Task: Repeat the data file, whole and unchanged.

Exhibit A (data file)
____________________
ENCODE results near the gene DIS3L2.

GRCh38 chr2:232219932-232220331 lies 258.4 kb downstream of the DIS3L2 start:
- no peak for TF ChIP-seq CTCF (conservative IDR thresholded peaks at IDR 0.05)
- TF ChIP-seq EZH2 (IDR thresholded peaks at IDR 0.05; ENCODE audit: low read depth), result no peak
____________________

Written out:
ENCODE results near the gene DIS3L2.

GRCh38 chr2:232219932-232220331 lies 258.4 kb downstream of the DIS3L2 start:
- no peak for TF ChIP-seq CTCF (conservative IDR thresholded peaks at IDR 0.05)
- TF ChIP-seq EZH2 (IDR thresholded peaks at IDR 0.05; ENCODE audit: low read depth), result no peak